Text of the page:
useless air assisted suspension that didn't work and 16 inch front wheels that
were plainly dangerous. An increase to 1000cc (actually 948cc) in the Mk III (or
was that Mk IV?) was a vain attempt to keep up with the Japanese, merely
resulting in loads of vibration and a horrible flat spot occurring exactly in
the most used midrange rpm band. The increase in capacity is not worth the extra
insurance. Basically, therefore, the early 850 is impossible to better without
going back to the drawing board. Guzzi parts are interchangeable between models,
which means that it's easy to convert a Mk II into a Mk I, and only slightly
more difficult to turn a cooking 850 T3 into a Le Mans impersonator. As a guide
to spotting a fake, all engine and frame numbers for Mk I and Mk II Le Mans'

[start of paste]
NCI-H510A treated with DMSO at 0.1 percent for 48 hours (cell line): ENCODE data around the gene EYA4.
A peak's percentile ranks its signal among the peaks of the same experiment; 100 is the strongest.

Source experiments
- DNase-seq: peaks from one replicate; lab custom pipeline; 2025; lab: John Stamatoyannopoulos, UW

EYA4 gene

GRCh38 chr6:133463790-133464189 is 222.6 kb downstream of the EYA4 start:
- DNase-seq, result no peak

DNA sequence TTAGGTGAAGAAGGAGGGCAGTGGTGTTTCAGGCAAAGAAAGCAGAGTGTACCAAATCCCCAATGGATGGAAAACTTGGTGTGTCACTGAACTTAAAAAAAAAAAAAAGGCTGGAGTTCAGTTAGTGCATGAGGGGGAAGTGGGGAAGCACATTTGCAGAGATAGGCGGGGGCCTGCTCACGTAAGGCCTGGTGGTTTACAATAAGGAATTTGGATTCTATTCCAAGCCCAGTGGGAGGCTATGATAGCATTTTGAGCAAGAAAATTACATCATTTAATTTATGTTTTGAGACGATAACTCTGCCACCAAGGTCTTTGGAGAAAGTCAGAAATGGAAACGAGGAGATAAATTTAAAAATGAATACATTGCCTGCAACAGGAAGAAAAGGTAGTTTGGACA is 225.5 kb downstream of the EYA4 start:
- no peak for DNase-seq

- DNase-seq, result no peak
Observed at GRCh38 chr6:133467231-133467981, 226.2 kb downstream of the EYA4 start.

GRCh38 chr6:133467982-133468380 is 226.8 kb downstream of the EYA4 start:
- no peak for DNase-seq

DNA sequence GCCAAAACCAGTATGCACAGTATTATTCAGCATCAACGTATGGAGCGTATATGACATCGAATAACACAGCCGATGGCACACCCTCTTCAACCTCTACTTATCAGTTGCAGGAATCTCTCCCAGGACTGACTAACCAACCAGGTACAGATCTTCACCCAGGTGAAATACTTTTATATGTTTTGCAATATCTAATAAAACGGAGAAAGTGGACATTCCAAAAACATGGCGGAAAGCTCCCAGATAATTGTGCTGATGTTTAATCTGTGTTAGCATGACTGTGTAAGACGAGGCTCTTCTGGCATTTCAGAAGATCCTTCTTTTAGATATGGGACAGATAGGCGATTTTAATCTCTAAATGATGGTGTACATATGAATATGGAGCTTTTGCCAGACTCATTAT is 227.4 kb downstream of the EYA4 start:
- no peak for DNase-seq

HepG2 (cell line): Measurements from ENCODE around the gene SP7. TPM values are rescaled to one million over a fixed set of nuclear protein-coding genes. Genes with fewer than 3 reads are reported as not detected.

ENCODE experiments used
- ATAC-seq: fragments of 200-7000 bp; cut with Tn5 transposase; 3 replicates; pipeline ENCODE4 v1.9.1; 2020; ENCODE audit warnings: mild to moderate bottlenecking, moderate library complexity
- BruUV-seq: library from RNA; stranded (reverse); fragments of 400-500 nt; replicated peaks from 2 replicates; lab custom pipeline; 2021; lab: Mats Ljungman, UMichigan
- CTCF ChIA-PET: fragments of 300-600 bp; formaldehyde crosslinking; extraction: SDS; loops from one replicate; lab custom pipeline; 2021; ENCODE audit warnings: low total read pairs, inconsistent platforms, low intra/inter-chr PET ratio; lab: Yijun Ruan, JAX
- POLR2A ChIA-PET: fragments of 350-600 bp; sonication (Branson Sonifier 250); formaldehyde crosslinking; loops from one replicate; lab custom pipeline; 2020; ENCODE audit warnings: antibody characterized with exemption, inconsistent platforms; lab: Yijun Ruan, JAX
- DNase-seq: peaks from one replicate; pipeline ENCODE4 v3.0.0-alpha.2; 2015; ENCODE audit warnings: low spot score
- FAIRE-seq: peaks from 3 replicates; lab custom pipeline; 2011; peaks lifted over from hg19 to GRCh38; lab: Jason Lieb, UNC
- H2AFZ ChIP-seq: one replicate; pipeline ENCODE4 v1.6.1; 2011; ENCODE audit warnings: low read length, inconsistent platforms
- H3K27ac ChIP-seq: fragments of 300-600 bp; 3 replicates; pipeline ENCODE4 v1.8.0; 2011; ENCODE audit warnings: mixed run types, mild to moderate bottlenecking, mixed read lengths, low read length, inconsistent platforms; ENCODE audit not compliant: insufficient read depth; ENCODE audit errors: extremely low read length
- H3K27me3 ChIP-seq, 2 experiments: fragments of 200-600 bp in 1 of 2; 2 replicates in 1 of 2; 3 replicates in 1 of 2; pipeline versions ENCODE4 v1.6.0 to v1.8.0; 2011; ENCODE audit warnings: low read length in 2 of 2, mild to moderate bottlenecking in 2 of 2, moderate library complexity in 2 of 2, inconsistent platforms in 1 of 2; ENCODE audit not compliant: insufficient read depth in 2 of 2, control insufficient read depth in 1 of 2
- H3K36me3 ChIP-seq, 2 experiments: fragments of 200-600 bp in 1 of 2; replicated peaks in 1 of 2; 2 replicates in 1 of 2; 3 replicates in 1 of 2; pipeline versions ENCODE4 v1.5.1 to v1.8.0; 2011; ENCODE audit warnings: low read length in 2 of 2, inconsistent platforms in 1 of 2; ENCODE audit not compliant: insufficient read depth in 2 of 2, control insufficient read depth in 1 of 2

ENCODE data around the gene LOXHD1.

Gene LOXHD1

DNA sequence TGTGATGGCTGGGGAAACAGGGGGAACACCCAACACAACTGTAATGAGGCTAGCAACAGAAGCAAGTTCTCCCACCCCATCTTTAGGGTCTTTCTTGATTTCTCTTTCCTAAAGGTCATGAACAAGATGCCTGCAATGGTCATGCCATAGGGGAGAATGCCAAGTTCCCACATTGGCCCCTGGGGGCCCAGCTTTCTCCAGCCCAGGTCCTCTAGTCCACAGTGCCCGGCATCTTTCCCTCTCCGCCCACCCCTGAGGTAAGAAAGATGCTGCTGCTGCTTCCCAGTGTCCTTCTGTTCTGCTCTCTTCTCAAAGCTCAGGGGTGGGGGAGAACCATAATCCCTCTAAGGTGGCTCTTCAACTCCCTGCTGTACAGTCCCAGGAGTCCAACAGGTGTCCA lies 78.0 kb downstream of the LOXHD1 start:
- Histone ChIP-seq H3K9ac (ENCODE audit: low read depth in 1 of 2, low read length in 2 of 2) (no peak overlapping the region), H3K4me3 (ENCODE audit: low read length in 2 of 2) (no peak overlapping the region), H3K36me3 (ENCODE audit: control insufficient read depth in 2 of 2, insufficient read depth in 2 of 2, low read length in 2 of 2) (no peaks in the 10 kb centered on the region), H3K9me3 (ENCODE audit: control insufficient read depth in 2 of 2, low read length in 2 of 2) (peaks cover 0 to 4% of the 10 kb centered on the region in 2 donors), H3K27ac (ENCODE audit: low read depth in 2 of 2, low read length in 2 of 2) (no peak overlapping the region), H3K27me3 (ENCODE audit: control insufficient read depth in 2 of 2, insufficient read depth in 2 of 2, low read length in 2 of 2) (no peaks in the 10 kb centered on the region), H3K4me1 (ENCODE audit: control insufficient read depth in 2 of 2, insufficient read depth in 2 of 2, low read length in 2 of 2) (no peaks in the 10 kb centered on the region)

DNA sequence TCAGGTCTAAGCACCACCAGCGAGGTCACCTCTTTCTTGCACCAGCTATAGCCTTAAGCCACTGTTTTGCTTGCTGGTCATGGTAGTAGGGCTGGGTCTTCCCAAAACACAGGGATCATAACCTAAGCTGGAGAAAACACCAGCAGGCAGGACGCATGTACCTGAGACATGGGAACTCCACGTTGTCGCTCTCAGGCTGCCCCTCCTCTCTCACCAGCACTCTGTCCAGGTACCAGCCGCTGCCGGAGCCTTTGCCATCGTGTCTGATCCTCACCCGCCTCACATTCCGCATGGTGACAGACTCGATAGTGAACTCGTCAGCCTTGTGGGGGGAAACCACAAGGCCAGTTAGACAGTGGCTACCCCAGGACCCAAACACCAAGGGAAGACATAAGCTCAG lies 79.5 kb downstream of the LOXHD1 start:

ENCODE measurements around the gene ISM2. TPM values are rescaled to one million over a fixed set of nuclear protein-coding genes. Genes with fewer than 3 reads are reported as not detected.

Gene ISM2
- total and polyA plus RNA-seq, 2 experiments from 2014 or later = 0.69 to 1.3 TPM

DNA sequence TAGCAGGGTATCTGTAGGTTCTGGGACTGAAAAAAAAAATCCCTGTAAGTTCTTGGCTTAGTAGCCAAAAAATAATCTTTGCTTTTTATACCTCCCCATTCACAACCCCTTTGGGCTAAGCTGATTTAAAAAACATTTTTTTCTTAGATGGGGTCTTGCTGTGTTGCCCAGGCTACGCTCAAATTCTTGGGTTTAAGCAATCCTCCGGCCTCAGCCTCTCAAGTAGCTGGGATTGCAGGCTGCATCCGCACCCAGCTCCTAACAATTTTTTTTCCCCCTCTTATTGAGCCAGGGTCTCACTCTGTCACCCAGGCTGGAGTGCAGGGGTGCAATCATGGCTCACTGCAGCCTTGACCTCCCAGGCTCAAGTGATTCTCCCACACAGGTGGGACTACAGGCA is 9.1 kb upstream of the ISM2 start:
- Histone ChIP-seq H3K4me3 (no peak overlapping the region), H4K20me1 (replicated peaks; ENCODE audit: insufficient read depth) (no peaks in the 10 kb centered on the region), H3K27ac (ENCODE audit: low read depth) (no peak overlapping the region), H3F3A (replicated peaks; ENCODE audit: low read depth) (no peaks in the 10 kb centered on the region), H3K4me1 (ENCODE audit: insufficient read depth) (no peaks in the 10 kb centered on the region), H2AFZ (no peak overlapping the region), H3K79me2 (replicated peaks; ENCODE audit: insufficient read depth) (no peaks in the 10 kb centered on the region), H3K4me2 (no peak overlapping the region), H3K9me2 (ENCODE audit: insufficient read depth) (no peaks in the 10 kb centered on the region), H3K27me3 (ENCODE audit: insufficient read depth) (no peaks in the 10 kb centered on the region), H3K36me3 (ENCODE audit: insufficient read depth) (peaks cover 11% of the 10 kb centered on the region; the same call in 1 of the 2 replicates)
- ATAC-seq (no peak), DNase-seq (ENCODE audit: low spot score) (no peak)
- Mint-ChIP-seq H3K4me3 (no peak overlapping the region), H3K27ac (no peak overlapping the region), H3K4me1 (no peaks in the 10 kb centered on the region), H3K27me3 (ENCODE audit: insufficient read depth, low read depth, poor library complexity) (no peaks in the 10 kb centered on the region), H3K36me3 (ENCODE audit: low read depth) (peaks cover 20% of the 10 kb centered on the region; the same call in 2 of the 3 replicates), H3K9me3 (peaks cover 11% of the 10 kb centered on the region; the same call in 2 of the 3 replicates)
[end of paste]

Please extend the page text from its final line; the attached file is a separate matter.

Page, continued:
should start with the prefix letters 'VE', but they never match. The Mk II has
different forks, yokes, instruments and ignition switch location to the Mk I,
But it's possible to do a very convincing job of turning one into the
What Was Wrong With It?
Not much if you ignore the heavy
throttle and the awkward riding position. Old Guzzis keep running forever if you
treat them right, mileages of over 150,000 aren't uncommon. The stock exhausts
were a bit restrictive but could be replaced, but the air filters weren't
restrictive enough – in fact there weren't any filters originally – fitting
aftermarket is a good idea and there are lots of sensible modifications which
may be made to a cared for and used machine. 95Occ big bore kits, deep sump
conversions and camshaft drive gears are valid. An aftermarket dualseat should
improve comfort, and rearsets help too.
Moto Guzzi engineering is chunky, solid and about as complicated as that for a